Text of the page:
NEWS
April 1, 1995 | From Times Wire Services
Taking up a literal front-line position in the battle over abortion, Operation Rescue is moving its headquarters next door to an abortion clinic--one that employs the woman who was at the center of Roe vs. Wade. "It's a tremendous place. At the killing center, at the gates of hell, is where the church of Jesus Christ needs to be," said the Rev. Flip Benham, Operation Rescue's national director. Employees at A Choice for Women, a clinic that has been offering abortions at 9222 Markville Dr.
NATIONAL
February 25, 2006 | Sam Howe Verhovek, Times Staff Writer
South Dakota lawmakers crafted a direct challenge to Roe vs. Wade on Friday, passing a bill that bans abortions -- including in cases of rape or incest -- except for those in which the procedure is deemed necessary to save a woman's life. The sweeping measure, which Republican Gov. Michael Rounds said he was inclined to sign into law, seems certain to face legal challenge. Some abortion opponents say that is precisely the point.
NEWS
November 8, 1991 | DAVID G. SAVAGE, TIMES STAFF WRITER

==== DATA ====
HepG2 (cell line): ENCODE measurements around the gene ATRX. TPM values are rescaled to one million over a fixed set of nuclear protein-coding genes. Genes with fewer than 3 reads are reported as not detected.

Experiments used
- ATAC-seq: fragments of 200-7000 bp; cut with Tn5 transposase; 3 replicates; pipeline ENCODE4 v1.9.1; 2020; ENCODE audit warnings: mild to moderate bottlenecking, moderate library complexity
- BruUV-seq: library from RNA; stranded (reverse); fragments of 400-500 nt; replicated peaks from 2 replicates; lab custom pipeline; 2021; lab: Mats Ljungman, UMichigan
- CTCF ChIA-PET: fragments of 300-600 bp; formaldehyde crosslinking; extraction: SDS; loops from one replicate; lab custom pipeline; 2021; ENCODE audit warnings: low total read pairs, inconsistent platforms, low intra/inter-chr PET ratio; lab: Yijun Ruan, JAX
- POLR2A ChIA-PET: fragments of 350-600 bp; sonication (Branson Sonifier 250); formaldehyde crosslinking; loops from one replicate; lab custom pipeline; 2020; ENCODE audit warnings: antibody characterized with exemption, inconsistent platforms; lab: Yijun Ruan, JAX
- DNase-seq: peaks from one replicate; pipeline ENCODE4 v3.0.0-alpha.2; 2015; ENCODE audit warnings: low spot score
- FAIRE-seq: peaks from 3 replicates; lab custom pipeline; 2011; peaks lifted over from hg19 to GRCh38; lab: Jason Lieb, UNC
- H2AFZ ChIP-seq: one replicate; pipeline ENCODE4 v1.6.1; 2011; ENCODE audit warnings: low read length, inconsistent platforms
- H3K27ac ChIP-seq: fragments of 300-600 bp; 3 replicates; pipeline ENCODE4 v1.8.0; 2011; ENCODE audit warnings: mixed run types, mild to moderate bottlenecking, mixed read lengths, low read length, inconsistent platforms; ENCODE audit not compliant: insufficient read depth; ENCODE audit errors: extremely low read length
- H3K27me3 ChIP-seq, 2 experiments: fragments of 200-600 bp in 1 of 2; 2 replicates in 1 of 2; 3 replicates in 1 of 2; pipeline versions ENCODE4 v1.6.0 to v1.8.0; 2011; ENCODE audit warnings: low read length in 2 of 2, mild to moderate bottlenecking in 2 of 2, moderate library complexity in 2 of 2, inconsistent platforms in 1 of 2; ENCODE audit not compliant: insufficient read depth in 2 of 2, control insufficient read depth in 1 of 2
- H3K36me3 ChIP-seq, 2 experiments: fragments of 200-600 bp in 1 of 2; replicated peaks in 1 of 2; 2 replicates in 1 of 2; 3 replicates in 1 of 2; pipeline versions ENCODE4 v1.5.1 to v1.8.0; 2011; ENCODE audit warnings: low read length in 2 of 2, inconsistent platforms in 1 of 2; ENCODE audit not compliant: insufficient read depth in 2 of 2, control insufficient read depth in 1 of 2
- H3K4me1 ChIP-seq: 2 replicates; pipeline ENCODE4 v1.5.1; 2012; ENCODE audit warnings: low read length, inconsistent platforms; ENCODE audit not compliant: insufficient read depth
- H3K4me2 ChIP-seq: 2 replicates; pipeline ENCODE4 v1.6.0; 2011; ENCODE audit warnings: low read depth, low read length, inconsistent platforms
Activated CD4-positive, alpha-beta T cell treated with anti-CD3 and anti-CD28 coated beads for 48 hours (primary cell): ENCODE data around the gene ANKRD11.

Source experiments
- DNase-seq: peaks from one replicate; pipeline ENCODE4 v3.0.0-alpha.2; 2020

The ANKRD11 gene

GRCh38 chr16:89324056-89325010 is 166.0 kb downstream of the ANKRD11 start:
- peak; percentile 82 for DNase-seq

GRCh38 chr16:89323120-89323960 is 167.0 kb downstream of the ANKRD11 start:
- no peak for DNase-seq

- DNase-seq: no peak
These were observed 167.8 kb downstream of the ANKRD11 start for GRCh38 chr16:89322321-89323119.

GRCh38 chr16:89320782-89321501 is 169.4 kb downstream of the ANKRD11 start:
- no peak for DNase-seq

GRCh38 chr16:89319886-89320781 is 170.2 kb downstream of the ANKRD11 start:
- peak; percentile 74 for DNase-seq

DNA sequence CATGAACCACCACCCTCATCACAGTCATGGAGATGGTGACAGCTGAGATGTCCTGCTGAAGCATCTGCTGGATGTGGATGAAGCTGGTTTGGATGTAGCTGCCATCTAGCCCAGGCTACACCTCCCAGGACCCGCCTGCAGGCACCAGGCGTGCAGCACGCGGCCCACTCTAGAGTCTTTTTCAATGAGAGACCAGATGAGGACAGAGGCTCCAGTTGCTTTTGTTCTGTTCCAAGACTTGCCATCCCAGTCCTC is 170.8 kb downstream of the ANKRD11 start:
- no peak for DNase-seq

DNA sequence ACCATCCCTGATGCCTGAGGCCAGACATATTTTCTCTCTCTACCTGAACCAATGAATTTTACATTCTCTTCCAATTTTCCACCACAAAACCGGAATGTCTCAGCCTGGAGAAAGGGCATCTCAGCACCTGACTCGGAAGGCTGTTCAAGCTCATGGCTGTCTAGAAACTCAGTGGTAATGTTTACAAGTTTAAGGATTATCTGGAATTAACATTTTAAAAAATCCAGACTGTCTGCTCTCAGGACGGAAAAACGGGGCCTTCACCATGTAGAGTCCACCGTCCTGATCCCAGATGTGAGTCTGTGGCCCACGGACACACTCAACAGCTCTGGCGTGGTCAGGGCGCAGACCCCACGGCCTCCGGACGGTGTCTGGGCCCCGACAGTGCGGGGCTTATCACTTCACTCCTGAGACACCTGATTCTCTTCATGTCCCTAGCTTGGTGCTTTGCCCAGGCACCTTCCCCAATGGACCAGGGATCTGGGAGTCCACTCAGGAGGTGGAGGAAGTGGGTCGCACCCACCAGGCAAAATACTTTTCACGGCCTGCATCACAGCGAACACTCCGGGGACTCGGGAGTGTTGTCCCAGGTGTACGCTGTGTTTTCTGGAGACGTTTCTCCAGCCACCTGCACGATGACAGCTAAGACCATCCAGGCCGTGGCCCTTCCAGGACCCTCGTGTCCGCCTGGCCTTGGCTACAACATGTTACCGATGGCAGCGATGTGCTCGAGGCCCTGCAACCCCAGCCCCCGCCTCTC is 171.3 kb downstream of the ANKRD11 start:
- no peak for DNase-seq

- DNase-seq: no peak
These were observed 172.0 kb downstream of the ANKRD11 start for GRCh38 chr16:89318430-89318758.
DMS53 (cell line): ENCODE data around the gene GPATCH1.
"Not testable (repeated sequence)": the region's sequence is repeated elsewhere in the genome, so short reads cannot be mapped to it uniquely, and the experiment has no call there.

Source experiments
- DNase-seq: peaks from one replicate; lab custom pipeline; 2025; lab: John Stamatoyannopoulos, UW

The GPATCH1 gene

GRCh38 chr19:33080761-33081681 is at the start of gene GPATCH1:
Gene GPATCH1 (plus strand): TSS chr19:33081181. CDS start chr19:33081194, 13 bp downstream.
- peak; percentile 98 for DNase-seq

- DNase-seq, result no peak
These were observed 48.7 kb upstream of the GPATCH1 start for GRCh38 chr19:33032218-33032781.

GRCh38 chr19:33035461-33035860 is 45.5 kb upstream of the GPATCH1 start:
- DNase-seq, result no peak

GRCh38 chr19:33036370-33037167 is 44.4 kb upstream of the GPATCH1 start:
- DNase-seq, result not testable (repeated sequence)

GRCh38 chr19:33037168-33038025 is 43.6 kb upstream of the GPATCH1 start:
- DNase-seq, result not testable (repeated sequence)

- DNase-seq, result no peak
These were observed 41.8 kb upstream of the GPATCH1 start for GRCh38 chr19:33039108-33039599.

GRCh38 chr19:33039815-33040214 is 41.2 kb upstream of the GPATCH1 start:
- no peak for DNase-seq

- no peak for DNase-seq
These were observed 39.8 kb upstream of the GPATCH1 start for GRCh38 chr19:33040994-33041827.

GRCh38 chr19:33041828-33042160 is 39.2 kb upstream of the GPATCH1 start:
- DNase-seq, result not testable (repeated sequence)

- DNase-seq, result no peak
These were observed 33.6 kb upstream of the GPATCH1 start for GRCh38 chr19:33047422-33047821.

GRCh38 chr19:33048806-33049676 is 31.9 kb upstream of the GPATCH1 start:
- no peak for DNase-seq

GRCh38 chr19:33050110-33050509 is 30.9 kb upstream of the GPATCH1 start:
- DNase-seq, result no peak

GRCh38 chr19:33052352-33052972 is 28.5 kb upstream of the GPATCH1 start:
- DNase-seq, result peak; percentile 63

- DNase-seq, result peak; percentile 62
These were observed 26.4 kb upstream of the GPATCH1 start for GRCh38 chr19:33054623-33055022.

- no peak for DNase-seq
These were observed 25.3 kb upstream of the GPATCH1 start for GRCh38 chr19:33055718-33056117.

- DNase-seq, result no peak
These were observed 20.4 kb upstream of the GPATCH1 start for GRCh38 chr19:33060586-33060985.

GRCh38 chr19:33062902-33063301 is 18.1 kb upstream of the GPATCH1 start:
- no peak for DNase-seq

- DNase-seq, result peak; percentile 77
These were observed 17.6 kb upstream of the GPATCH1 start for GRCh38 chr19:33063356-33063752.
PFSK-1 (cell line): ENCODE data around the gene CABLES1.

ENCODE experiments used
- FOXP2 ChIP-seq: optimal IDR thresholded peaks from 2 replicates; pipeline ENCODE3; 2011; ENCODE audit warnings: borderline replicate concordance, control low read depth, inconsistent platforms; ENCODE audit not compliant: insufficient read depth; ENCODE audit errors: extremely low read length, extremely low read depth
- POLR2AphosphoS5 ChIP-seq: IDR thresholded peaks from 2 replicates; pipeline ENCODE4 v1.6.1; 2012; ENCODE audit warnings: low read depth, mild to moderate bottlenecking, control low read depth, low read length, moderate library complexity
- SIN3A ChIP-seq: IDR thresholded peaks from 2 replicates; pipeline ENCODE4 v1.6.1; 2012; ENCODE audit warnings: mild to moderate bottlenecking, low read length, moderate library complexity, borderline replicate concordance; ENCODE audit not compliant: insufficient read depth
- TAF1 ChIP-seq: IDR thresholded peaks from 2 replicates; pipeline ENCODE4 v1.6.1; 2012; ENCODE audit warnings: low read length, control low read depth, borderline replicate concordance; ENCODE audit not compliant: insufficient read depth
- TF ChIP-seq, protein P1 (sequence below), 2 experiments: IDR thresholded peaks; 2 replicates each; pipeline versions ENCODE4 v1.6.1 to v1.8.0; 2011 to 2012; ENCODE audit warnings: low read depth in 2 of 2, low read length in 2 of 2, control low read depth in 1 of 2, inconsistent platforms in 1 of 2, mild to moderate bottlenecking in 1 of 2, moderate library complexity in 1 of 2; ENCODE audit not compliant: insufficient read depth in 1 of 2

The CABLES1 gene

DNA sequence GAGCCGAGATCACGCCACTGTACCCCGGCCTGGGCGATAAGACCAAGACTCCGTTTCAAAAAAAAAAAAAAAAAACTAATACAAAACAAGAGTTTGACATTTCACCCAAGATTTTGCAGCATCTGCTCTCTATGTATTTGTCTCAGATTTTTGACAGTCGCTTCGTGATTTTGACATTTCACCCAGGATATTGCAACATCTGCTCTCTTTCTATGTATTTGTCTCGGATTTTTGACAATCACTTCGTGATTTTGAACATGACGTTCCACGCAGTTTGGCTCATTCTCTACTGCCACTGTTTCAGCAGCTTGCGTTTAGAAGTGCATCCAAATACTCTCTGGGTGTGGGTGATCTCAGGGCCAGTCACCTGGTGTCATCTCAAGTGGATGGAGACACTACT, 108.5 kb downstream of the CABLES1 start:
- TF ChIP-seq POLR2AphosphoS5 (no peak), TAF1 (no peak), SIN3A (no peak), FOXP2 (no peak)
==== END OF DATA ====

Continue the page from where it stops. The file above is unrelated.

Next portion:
In a bold gamble geared more to politics than the legal process, abortion rights attorneys asked the Supreme Court Thursday to rule quickly and decisively on whether the Roe vs. Wade ruling that established a right to abortion remains the law.
NEWS
April 21, 1992 | DAVID G. SAVAGE, TIMES STAFF WRITER
In one of the most intensely watched abortion cases in nearly two decades, the Supreme Court will consider Wednesday whether to adopt a new legal standard that would once again permit states to make most abortions a crime. The justices will hear arguments in a Pennsylvania case in which the state is seeking to enforce a law that places restrictions on a woman's right to abortion, including one requirement that she notify her husband and another that she observe a 24-hour waiting period.
NATIONAL
January 22, 2006 | P.J. Huffstutter and Stephanie Simon, Times Staff Writers
Taking direct aim at Roe vs. Wade, lawmakers from several states are proposing broad restrictions on abortion, with the goal of forcing the U.S. Supreme Court -- once it has a second new justice -- to revisit the landmark ruling issued 33 years ago today. The bill under consideration in Indiana would ban all abortions, except when continuing the pregnancy would threaten the woman's life or put her physical health in danger of "substantial permanent impairment."
OPINION
January 22, 2013